The concept of bone quality made no sense to Drs. Kannus, Sievänen and me. Our concern was that bone strength (resistance to fracture) provides the ultimate measure of true bone quality. The paradox of osteoporosis comes from our inability to determine accurately the true bone strength of an individual. However, this inability cannot be taken as a justification to introduce an obscure and ill-defined concept such as bone quality. We published two papers arguing that “bone quality” was an “empty term.” We compared it to the emperor’s new clothes. After its popularity in the early years of the 21st century, the term “bone quality” has fallen into disuse.
Why discuss a term that is not even used anymore? The brief obsession with bone quality demonstrates how prone to adopting meaningless measures this field is.
Paradox 3: Fractures are due to falling, not osteoporosis.
Dr. Kannus’ seminal work had already established that fractures in the older adults are primarily attributable to falling, not osteoporosis. Dr. Kannus went on to publish a number of articles about the prevention of falls (11-13). Despite the evidence that exercise effectively prevents falls and fractures, most healthcare professionals opted to stick to the “conventional truth” in fracture prevention of medicating their patients in hopes of improving bone mass or preventing bone loss. (Probably the most cited work that supports this approach is a study published in 1996, showing that, in high-risk patients, medical treatment with alendronate, reduced the risk of clinical fracture by 4.6% -- NNT 22 -- while having no effect on reducing hip or wrist fracture. A helpful meta-analysis is here.)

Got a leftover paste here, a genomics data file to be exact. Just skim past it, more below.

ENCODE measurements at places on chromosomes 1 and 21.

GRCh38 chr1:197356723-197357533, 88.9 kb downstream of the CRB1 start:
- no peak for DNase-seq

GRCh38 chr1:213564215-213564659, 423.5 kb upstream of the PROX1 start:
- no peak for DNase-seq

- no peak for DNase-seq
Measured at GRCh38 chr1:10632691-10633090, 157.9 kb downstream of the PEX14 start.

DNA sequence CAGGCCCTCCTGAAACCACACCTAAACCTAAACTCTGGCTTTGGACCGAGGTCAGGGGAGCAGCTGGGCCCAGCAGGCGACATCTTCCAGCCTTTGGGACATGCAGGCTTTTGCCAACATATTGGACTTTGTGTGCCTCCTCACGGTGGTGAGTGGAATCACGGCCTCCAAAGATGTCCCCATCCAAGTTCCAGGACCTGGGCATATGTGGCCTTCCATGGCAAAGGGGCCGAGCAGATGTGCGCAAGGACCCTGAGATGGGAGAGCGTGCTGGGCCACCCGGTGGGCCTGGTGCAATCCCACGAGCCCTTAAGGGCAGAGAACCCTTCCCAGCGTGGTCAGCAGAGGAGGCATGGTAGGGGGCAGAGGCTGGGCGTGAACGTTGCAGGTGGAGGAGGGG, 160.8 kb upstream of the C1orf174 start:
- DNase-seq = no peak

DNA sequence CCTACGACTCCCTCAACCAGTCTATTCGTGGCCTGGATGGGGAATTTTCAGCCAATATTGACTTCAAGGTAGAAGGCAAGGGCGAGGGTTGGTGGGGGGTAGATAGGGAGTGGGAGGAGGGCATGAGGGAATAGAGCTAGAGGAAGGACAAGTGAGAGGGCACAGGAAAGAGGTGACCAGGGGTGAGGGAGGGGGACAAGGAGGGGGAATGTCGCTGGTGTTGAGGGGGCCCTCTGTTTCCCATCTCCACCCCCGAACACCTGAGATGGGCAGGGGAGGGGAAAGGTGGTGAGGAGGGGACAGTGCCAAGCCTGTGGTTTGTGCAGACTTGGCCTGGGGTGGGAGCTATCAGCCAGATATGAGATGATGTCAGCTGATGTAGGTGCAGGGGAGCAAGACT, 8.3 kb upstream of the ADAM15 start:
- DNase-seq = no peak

Our next step was to write papers calling out the above noted issues. The first of our papers, published in the BMJ, was a comprehensive review that highlighted the fact that those concerned about the ‘fracture epidemic’ should be putting their efforts into stopping falls - not treating low bone mineral density (osteoporosis).
The paper gained attention from international news media (e.g., the BBC, BBC radio, CNN, much of Finnish news media). Some guidelines even began to include fall prevention as a critical element.
Paradox 4: Preventive pharmacotherapy is not feasible.
Three years later we published a second analysis in the BMJ. This article went beyond discussion of fracture prevention and treatment to challenge the feasibility of preventive pharmacotherapy. We challenged the claim that preventive pharmacotherapy was “cost-effective” (a claim made by many expert panels across disciplines: statins and anti-hypertensives in the prevention of cardiovascular disease; bisphosphonates in the prevention of fractures).